Hopefully you can utilize these five tips to analyze your own operation and find ways to increase its value and marketability. Today’s market conditions for these types of businesses, along with more and more financing available for acquisitions, make this a tremendous time to consider selling your business. Whether that’s in the cards for you today, or you still need some time to get your company ready to sell, a professional business valuation is a great resource to have. That’s why we always offer business owners a no cost, no obligation business valuation before doing anything else. Feel free to contact us today and we can get that process started for you.

Scot Cockroft Business Broker
Hi, I’m Scot Cockroft.

When I founded Sigma Mergers and Acquisitions back in 2003, I had sold my business the year prior.

Now, that can sound good, but let me tell you, back in 2003, it was not easy to sell a business. Not that I’m saying in modern day times it’s easy to sell a business, but back then I interviewed broker after broker after broker, and no one was interested in actually seeing the value that my business brought to the table.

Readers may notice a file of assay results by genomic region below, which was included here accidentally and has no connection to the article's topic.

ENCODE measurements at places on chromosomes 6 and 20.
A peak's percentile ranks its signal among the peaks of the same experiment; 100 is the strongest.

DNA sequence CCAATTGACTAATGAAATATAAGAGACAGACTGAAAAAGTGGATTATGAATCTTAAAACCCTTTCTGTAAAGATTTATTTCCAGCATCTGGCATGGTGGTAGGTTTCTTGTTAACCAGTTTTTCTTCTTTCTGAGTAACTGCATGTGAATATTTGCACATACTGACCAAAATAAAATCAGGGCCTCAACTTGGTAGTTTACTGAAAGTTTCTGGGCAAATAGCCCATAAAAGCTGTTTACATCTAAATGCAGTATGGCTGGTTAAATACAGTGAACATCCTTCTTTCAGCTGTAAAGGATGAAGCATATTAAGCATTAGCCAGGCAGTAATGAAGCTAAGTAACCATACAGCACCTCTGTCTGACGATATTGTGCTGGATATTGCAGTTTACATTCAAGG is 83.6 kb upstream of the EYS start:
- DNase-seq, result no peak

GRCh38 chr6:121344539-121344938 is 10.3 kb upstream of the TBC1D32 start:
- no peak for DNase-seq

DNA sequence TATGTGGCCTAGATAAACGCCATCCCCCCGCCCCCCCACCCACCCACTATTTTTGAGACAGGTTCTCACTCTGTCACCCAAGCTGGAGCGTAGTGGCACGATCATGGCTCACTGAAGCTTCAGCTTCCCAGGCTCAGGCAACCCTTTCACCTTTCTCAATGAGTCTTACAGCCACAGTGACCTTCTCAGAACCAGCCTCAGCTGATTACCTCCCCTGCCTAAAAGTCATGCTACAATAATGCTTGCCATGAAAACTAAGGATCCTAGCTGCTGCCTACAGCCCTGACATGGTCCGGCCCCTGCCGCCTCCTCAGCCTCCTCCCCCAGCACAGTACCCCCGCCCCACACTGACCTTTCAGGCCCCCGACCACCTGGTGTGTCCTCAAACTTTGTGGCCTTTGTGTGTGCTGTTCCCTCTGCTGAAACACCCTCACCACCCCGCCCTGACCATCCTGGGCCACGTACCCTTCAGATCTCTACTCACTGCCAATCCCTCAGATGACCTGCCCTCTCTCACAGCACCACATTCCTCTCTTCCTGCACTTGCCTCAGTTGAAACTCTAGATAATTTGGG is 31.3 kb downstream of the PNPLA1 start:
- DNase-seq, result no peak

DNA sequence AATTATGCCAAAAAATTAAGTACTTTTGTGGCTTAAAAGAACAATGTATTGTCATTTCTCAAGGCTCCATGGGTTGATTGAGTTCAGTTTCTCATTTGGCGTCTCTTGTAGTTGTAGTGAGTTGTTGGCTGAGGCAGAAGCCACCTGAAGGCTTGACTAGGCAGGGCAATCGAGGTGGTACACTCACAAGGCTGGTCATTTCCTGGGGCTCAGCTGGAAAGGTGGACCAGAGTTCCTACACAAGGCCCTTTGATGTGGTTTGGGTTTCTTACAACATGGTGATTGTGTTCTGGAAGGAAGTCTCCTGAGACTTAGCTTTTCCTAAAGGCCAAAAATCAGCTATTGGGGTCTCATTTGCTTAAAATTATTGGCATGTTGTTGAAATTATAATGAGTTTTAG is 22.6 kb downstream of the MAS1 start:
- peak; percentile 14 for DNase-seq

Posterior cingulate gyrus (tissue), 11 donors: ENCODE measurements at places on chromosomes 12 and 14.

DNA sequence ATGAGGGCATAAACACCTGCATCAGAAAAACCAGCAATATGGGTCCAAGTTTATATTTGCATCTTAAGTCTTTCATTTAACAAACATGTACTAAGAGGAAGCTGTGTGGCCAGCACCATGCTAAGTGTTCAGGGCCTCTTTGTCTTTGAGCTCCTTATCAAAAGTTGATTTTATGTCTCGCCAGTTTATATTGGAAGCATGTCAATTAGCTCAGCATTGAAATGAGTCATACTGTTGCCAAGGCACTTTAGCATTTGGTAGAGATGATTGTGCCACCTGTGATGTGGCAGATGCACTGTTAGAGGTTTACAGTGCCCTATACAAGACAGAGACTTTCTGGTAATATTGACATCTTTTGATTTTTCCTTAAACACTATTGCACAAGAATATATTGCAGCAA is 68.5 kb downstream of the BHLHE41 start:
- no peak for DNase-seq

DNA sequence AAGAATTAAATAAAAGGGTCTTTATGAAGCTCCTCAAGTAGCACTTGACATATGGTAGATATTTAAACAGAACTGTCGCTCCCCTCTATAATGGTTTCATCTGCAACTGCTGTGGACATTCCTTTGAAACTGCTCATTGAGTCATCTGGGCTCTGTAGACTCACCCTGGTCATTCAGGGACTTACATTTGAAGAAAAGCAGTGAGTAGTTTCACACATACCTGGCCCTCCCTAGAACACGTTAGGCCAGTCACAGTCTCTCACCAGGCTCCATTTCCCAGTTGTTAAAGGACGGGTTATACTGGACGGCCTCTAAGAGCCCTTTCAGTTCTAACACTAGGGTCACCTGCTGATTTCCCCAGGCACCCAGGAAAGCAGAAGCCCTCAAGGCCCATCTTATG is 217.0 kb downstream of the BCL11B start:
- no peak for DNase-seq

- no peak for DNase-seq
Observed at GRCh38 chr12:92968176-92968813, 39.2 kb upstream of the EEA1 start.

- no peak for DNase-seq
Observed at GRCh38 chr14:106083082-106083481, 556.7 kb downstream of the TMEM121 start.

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Sigma is a the leading business broker in with Corporate offices in Dallas/Fort Worth with roots from 1984. Over 600 businesses sold in Dallas, Fort Worth, Texas, Oklahoma and across the South. Sigma provides full business brokerage services with NO upfront fees. We provide Market approach business valuations for business sales. Sigma is passionate about helping business owners achieve their goal of financial security. Contact us today for a free no obligation business valuation. We are here to help you achieve your goals.